Since then, the schools transportation department says, things have improved, partly because of adding a special-needs bus to a Willis Foreman Elementary route a week ago. The department also is examining ways to shorten some routes for the 30 special-needs buses, possibly by switching some riders from one bus to another. No specific plans exist for such route adjustments yet.
"For the most part, our (complaint) calls have stopped," said Vaneary Gibson, the special-needs coordinator for the schools' Transportation Department.
Ms. Gibson said that when school started some special-needs buses were 30 to 45 minutes late picking up pupils from school. She said just one bus -- which serves Wilkinson Gardens Elementary -- continues to be of concern. She said her department is working to correct that problem.
"There is a problem of getting (special-needs) buses here, and we're looking at solutions and the transportation folks have been working with us," said Wilkinson Gardens Principal Rickey Lumpkin, adding that as recently as Wednesday one special-needs student had to wait more than an hour after school for his bus.
The wait also affects special-needs teachers, who must accompany their students.
"It is a bit of a burden when we're supposed to leave 15 minutes early every day because of our furlough," said Nicholle Bracken, a special-education teacher at Wilkinson Gardens. She said that with the recent furloughs teachers can leave at 4 p.m., but she can be at school waiting on a bus until 4:15 p.m.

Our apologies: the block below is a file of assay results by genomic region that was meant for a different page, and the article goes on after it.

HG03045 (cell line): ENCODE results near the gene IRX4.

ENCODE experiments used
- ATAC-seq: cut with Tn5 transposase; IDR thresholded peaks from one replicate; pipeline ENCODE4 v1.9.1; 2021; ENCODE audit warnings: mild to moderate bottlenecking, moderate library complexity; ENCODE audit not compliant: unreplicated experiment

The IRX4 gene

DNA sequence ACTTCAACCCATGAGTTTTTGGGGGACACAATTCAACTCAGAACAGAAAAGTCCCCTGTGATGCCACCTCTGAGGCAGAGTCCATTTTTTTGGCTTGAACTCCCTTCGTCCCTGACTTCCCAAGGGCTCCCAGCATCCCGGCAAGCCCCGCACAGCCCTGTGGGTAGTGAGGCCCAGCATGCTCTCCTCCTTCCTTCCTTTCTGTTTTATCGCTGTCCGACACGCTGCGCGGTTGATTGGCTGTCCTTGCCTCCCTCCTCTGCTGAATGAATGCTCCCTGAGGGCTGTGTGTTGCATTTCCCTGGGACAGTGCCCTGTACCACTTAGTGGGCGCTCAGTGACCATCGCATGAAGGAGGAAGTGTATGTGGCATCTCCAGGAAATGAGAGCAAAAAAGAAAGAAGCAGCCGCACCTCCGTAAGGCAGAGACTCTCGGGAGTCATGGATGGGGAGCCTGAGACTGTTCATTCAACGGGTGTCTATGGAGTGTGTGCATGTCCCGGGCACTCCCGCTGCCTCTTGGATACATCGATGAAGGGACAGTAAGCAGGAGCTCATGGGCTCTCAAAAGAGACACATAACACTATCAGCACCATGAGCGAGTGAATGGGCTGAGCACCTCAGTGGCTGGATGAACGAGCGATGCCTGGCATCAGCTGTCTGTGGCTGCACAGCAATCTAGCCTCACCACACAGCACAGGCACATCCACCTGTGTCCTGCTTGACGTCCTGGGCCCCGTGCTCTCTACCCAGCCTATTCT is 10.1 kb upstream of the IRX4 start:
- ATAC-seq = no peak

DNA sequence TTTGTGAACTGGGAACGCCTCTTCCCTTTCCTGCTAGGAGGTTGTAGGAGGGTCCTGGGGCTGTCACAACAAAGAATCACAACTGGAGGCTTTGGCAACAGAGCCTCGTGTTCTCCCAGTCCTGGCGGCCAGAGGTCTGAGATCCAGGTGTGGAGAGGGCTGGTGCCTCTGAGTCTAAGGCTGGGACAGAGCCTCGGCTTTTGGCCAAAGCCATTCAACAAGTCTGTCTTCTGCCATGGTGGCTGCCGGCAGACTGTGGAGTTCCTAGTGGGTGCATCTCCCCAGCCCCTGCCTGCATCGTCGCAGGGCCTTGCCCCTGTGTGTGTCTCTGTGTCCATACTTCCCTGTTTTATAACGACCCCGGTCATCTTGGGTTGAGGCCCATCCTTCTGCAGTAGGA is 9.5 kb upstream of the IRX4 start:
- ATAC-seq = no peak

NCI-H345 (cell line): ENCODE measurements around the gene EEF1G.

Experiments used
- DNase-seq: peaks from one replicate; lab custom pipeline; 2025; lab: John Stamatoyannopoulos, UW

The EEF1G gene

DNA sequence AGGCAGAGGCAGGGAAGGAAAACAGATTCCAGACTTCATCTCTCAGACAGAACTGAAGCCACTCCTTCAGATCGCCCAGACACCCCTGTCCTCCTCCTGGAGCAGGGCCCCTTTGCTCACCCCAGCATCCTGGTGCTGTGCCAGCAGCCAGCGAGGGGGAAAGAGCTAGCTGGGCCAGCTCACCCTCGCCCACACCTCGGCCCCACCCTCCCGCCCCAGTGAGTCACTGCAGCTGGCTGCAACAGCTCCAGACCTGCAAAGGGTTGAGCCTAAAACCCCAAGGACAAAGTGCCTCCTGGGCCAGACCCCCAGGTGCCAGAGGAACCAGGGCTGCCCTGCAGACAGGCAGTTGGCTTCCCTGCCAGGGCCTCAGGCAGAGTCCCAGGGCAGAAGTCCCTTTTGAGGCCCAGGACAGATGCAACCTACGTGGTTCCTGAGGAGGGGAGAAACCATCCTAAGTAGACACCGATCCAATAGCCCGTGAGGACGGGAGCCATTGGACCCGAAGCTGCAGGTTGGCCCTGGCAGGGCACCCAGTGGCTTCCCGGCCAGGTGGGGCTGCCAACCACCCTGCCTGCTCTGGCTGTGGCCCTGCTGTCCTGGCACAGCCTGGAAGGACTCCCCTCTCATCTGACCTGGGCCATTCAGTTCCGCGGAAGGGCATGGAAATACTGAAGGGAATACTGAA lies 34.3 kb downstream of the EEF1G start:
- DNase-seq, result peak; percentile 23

"I see where they're rearranging some things. ... Hopefully they can work this one out," she said.
Interim schools Transportation Director Jimmie Wiley said the delays occur each school year, partly because of the distances drivers must sometimes travel. Pickups and drop-offs occur at the homes of special-needs students instead of at a bus stop, and some students might live far from the school they attend, he said.
This year's flu also hasn't helped, and many drivers have called in sick, officials say.
"The main issue that we're facing is personnel," Mr. Wiley said.
He said it's hard to replace a sick special-needs bus driver with someone unfamiliar with the route.
Ms. Gibson said there also are more special-needs students this year, although she couldn't say exactly how many. Overall, she said, 700 special-needs students are in the school system this year.
Mr. Wiley said he has been working to fill about 10 driver positions, people who could help offset those out sick. He also said that his department has been grappling with route changes amid rezoning, the opening of the new Pine Hill Middle School, middle school students attending A.R. Johnson Health Science and Engineering Magnet School for the first time and the school-choice option, which allowed about 375 students to switch schools.
Despite such challenges, "If we can improve on the travel time from start to finish and get to no later than an hour (for each student), I think we'll be doing fine," he said of all bus routes.
Reach Preston Sparks at (706) 828-3851 or firstname.lastname@example.org